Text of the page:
The story was about Congress’ failure to extend the budget authorization for the Federal Aviation Administration, and the layoffs that would result, especially in the DC area. The story noted that a major reason for the delay was the existence of some contentious issues, including a battle over whether Federal Express should be subject to the same rules for union organizing as United Parcel Service, and, indeed, what those rules should be. The story then explained that point as follows:
"After a series of crippling railroad strikes decades ago, Congress sought to curtail union organizing by stipulating in the Railway Labor Act that eligible voters who did not cast ballots in a union bid to organize should be counted as “no” votes.
"By contrast, the National Labor Relations Act says a bid for union organization should be governed by a simple majority vote of those who participate in a union election."With unions trying to organize FedEx, and UPS already unionized, the National Mediation Board overturned the Railway Labor Act provision that counted non-voters as “no” votes."
These paragraphs seem right out of the playbook of those who object to the NMB’s new rule on certification elections and hope to overturn it. It is not correct that Congress “stipulate[ed]” in the Railway Labor Act (“RLA”) that voters who do not cast votes should be counting as voting no, and it is not correct that the National Mediation Board ("NMB") overturned the RLA provision that counted non-voters as no voters.” It is not correct that the provision in the RLA on the manner of selecting representatives was added to curtail union organizing. And the implication that the RLA generally, or its voting provisions in particular, were deliberately written in contradistinction to the National Labor Relations Act ("NLRA") and for the purpose of curtailing union organizing, is historically inaccurate in several ways.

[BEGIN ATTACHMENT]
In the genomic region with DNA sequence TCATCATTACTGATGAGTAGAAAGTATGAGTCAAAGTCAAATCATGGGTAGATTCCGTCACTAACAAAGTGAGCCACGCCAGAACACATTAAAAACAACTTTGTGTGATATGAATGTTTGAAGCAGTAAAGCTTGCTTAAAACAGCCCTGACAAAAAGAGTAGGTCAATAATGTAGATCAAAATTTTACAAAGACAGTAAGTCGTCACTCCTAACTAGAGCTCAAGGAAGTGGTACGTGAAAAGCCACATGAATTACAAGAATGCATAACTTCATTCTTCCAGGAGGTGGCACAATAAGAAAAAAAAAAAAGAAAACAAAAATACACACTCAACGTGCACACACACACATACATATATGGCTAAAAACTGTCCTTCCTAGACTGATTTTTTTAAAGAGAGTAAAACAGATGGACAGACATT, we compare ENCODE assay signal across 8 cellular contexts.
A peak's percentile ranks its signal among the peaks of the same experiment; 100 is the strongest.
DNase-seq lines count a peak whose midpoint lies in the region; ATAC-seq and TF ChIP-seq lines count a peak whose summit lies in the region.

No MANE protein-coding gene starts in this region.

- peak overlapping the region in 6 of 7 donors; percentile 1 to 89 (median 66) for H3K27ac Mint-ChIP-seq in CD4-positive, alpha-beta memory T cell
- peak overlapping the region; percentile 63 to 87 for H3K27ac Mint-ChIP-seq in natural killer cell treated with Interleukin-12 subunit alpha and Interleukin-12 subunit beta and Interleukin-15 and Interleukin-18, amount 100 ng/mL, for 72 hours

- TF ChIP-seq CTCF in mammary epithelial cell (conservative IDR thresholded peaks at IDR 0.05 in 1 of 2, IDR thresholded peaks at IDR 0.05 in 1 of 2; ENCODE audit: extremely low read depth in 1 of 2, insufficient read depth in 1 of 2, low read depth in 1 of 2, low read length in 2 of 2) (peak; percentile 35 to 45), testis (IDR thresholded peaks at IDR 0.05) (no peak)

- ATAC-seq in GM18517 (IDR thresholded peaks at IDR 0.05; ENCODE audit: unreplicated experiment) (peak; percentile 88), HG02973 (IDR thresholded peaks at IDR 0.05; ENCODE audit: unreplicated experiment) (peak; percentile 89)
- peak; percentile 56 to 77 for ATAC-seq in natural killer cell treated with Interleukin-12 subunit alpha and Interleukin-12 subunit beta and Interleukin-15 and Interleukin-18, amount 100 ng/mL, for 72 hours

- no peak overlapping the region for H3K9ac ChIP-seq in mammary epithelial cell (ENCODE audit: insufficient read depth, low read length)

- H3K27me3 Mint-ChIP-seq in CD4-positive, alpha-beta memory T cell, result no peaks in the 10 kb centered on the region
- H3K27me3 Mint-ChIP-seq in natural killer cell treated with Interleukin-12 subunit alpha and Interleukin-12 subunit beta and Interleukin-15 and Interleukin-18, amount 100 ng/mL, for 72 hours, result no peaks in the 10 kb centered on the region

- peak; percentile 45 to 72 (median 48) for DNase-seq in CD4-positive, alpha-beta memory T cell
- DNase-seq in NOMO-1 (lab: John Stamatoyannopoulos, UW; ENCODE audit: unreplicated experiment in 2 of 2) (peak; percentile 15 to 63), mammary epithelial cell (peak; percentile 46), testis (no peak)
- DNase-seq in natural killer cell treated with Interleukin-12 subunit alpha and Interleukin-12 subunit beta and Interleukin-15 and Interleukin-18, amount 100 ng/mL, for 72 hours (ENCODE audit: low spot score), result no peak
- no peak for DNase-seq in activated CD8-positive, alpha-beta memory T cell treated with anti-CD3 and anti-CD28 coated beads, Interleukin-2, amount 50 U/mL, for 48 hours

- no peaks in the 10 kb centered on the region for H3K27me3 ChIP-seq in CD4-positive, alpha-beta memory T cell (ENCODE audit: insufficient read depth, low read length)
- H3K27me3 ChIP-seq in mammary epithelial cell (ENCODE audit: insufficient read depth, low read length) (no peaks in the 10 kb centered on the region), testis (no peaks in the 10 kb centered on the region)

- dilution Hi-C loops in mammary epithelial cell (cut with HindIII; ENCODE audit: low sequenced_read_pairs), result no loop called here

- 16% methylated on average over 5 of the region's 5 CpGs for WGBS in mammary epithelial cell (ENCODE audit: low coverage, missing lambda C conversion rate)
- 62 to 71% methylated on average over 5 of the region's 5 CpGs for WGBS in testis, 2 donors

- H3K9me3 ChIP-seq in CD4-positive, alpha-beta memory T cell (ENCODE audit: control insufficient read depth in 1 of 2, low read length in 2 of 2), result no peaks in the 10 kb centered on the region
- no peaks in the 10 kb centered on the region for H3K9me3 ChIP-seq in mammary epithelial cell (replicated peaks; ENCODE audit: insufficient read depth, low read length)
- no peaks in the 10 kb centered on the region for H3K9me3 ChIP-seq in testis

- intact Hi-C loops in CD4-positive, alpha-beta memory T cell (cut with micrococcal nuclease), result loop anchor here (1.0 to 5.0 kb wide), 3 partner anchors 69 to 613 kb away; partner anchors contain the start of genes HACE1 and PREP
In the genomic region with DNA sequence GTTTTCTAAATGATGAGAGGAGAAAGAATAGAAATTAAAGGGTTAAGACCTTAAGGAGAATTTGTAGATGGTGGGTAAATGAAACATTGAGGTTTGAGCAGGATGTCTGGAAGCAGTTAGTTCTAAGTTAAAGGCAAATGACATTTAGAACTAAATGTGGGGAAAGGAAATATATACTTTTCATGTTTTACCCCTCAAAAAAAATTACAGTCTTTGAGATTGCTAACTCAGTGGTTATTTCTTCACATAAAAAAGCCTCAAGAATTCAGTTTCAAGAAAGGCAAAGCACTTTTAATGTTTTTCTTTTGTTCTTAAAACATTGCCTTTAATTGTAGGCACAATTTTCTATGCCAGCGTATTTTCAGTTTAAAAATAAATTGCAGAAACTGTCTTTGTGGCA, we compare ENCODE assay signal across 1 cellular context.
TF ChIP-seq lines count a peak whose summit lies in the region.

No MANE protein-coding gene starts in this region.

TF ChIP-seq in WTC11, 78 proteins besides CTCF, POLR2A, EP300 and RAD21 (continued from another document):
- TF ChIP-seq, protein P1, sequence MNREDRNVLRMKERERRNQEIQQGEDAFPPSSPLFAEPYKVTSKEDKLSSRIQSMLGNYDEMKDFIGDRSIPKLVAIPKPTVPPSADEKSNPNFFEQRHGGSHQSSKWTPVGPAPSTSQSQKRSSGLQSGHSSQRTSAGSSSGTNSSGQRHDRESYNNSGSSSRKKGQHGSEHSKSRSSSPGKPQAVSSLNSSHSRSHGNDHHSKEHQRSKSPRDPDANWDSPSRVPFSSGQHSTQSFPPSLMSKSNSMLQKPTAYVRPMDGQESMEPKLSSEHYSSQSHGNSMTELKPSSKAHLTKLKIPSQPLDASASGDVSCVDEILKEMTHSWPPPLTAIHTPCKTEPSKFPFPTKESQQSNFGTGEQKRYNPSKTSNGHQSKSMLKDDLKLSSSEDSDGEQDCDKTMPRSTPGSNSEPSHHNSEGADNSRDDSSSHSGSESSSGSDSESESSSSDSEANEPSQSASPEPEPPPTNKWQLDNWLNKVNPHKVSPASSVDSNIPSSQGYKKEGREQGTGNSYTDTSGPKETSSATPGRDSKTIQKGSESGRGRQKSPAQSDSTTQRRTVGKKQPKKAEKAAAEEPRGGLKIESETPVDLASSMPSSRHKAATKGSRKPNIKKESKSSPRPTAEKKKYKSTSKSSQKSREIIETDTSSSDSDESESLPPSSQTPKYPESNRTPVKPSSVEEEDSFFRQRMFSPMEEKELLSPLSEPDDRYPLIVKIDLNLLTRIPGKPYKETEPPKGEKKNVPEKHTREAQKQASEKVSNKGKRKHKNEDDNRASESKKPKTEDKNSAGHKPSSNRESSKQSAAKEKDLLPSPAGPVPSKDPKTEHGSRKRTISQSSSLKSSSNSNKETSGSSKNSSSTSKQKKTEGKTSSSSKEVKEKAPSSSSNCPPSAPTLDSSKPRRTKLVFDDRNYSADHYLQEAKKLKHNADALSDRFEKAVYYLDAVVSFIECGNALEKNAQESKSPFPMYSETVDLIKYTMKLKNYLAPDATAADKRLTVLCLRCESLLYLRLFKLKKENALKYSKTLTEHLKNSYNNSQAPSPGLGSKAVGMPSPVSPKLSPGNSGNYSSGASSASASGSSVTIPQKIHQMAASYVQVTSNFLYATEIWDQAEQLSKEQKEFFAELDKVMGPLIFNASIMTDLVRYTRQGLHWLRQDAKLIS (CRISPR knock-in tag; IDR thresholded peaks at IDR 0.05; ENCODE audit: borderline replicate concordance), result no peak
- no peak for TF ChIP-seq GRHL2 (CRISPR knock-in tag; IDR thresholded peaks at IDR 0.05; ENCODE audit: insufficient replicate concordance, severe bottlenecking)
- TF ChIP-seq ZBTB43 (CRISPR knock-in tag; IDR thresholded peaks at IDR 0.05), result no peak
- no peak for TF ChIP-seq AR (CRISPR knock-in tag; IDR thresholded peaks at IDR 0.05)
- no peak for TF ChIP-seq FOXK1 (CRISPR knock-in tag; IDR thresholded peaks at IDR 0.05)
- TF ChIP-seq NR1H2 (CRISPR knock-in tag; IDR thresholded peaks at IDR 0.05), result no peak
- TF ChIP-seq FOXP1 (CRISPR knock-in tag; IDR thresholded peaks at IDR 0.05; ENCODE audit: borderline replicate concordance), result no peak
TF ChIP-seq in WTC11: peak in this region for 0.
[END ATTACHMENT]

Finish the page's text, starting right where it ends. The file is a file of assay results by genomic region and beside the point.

First of all, the RLA was first enacted in the 1926, and was amended in 1934. The NLRA (Wagner Act) was not passed until 1935, and it was not until 1936, in the RCA case, that the NLRB adopted the interpretation of the NLRA's majority rule statutory provision that it still follows to this day. It is true that the RLA was adopted in 1926, in part, as a reaction to widespread strikes. But the provision regarding elections to choose bargaining representatives was added in 1934; the same amendments created the National Mediation Board. It is not true that this provision in particular was added to deal with widespread strikes, or indeed to curtail organizing. There was no wave on railway strikes in the early thirties (as there had been in the early 1920's). Moreover, the Democrats controlled both Congress and the presidency in 1934.
Second, like the majority rule provision of the RLA (29 U.S.C. § 152, Fourth), the text of the NLRA (29 U.S.C. § 159(a)) does not speak to the issue of majority of those eligible to vote versus majority of those voting. The language of the provisions of the two statutes is quite similar. In the RLA, Section 152, Fourth says, "The majority of any craft or class of employees shall have the right to determine who shall be the representative of the craft or class for the purposes of this chapter. “ In the NLRA, Section 159(a) says, “Representatives designated or selected for the purposes of collective bargaining by the majority of the employees in a unit appropriate for such purposes, shall be the exclusive representatives of all the employees in such unit for the purposes of collective bargaining.”